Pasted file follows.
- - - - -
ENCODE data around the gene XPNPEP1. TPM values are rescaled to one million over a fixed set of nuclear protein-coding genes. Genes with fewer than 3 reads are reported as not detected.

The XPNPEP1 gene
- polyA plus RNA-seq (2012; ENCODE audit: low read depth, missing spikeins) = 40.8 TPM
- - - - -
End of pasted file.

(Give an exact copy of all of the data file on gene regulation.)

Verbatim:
ENCODE data around the gene XPNPEP1. TPM values are rescaled to one million over a fixed set of nuclear protein-coding genes. Genes with fewer than 3 reads are reported as not detected.

The XPNPEP1 gene
- polyA plus RNA-seq (2012; ENCODE audit: low read depth, missing spikeins) = 40.8 TPM